Though there are no hard numbers for the population of Canada geese on the Outer Cape, it’s not hard to infer that they are growing. And there’s little argument about one of their more annoying characteristics: the volume of excrement they produce.
Each adult goose creates a pound of droppings per day on average. That’s a lot of poo. And their droppings can contain E. coli, Salmonella, Cryptosporidium, and other disease-causing microbes.
But contamination and disease are not, it turns out, serious issues according to those who study the environment on the Outer Cape. A bigger problem is what they eat.
Canada geese like to congregate in open areas like meadows, golf courses, cemeteries, and beaches. This can be a source of frustration for humans.
Returning home after a week away, one part-time resident of a house on Long Pond in Wellfleet reported cleaning up nine dustpans full of goose droppings from her dock. She wrote to the Independent worried that she had contracted a rash known as swimmer’s itch from contact with goose poop.
That the droppings would bring about the itch is unlikely.
Swimmer’s itch, or cercarial dermatitis, is a harmless condition caused by a parasite that can be found in goose droppings. The Barnstable County Dept. of Health and Environment receives about one call per year reporting a case of swimmer’s itch contracted in ponds. But Sophia Fox, an aquatic ecologist with the Cape Cod National Seashore, said it is unlikely that swimmer’s itch would result from geese near a pond because the parasite requires snails that are not found here.
There are two distinct populations of Canada geese (Branta canadensis) in North America. One population is migratory. Historically, they were a rare sight in Massachusetts. They breed in the Arctic and sub-Arctic, stopping on Cape Cod in the spring and fall to rest.
Then there is a mostly nonmigratory resident population that has shown tremendous breeding success in North America. Up until the 1930s, waterfowl hunters held geese captive for use as live decoys. After the use of live decoys was outlawed, some of these geese were released into the wild. Having lost their ancestral migratory patterns, they began nesting in the areas where they were released.
With an annual growth rate of nearly 2 percent, the population of resident Canada geese in North America has exploded. Here they find an abundance of habitat. And human intervention dating back to the arrival of European colonists has also played a role. Europeans first paved the way for Canada goose colonization by cutting down forests and opening up land to farming. Open fields are excellent habitat for Canada geese.
Mass Audubon considers the geese “nearly ubiquitous and strongly increasing,” though in a few locales, their population is actually declining. Between the 1970s and 2000s, Mass Audubon conducted two surveys, called bird breeding atlases, and collected data on Canada geese nesting habits. On the Outer Cape, their population is growing: six areas (called “blocks”) have seen an increase in breeding Canada geese, five blocks have remained stable, and one block has decreased (see map).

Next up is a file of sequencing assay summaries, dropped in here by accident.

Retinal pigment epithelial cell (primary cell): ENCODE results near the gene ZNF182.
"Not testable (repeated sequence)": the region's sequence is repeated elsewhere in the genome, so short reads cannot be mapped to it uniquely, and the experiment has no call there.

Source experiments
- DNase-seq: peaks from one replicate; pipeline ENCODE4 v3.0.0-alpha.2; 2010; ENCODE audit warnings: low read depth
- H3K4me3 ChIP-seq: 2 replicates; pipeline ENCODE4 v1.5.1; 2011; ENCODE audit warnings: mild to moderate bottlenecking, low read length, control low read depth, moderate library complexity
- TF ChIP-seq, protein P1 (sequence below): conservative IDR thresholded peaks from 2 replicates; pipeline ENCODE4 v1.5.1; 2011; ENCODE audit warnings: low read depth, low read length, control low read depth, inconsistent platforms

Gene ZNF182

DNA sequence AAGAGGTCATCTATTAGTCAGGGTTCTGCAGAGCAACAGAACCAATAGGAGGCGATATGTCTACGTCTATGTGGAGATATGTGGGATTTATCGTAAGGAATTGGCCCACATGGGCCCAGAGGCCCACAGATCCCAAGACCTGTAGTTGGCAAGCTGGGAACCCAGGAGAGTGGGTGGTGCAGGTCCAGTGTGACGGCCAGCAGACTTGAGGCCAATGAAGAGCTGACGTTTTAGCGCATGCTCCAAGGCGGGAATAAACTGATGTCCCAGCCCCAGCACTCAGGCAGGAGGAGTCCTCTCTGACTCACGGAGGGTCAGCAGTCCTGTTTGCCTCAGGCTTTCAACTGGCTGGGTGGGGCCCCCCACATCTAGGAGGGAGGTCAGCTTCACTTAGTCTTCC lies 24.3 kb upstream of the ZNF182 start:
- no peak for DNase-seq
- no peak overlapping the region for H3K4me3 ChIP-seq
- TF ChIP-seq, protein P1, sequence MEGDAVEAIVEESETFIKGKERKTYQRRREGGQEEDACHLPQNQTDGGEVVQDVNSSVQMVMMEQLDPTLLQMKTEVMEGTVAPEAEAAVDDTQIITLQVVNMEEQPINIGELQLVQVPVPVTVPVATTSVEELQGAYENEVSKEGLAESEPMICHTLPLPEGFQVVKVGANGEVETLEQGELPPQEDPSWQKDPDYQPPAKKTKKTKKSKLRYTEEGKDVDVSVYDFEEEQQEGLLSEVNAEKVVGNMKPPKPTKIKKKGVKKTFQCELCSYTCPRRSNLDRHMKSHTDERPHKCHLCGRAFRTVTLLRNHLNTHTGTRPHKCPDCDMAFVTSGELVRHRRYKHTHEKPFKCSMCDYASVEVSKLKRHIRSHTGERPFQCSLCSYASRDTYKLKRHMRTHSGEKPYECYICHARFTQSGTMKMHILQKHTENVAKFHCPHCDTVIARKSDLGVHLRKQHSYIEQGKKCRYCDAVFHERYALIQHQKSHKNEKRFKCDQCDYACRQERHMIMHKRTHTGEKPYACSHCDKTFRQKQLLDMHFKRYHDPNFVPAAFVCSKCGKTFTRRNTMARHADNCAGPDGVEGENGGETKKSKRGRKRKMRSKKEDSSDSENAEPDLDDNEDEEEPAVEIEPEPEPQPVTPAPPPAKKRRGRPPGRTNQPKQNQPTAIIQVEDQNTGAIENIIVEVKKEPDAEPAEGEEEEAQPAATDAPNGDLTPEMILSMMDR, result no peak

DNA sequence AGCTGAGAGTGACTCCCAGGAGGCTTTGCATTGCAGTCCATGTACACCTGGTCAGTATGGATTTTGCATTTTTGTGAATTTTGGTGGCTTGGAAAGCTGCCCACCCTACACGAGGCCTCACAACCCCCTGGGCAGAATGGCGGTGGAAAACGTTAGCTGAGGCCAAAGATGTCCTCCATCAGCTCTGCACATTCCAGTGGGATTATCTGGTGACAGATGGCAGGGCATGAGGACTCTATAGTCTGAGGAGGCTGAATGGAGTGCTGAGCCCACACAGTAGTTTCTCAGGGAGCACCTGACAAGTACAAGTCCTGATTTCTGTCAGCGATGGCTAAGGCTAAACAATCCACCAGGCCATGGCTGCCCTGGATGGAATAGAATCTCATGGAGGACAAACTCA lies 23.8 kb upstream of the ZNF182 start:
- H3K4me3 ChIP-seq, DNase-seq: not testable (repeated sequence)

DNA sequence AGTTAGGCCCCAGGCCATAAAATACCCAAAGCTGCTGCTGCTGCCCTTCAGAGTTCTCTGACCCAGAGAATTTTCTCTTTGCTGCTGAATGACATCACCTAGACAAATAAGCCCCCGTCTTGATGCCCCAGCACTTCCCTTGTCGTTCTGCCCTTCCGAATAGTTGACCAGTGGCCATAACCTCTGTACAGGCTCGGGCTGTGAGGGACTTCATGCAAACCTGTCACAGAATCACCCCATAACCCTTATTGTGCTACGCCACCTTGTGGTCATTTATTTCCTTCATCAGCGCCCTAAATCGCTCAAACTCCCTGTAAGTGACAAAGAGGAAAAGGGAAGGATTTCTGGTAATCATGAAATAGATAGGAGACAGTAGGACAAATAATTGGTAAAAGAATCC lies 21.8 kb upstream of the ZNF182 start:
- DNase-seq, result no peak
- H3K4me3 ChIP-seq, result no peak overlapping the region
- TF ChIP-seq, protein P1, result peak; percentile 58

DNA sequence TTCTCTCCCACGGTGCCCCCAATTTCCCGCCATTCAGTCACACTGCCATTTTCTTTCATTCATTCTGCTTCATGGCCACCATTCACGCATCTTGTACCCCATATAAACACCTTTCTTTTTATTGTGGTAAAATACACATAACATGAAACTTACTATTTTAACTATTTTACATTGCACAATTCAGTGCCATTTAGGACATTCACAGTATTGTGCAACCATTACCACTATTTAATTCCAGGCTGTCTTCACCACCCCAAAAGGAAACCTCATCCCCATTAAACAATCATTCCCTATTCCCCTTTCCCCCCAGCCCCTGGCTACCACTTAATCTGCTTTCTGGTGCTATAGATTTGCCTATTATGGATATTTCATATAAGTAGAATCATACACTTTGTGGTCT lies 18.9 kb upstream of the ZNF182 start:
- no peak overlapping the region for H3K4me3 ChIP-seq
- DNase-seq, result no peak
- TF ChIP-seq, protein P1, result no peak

Sophia Fox said the effect of goose droppings on pond water quality is minimal. While it is possible that droppings contribute to the nitrogen level in ponds, she said, wastewater and fertilizers are the main contributors to the overall nitrogen load. For the most part, the nutrients in goose droppings simply sink into the sediment, becoming a part of the “benthic detritus food web,” Fox said — benthic meaning at the bottom of the pond.
Far more worrisome is the effect of Canada geese on native plant life surrounding ponds. Stephen Smith, a plant ecologist at the Seashore, said, “We do think that Canada goose grazing has almost eliminated a population of a state-threatened aquatic plant, Orontium aquaticum, or golden club, from the ponds in and around the Province Lands bike path.”
“Ponds are really special and sensitive ecosystems,” noted Fox. The Seashore has set up decoys to scare geese away in some places. One pond in Provincetown’s Beech Forest had a fake alligator head installed. Unfortunately, it didn’t work very well.
Because of rapidly increasing resident Canada goose flocks, the Mass. Div. of Fisheries and Wildlife seeks to control the population by allowing hunters to harvest 30 to 35 percent of the birds annually. Under the Migratory Bird Treaty Act, all Canada geese are protected. But hunting resident geese is permitted in September and again from late January to mid- February, avoiding the period when migratory Canada geese are wintering here. According to Drake Larson, a sustainable agriculture researcher at Iowa State University and a hunter, interviewed for a 2011 article in the Atlantic, they are “yummy” and supply his family with “good, lean, rich meat.”
There are ways to keep the resident geese at bay besides hunting. First, do not feed them. They are perfectly capable of finding food on their own. Feeding only encourages them to stay in one place. Second, scare them away with decoys or bright objects. Third, obtain a Fisheries and Wildlife permit (at mass.gov/masswildlife) to addle the eggs by treating them with vegetable oil, a method of destroying the eggs considered by some to be more humane than hunting.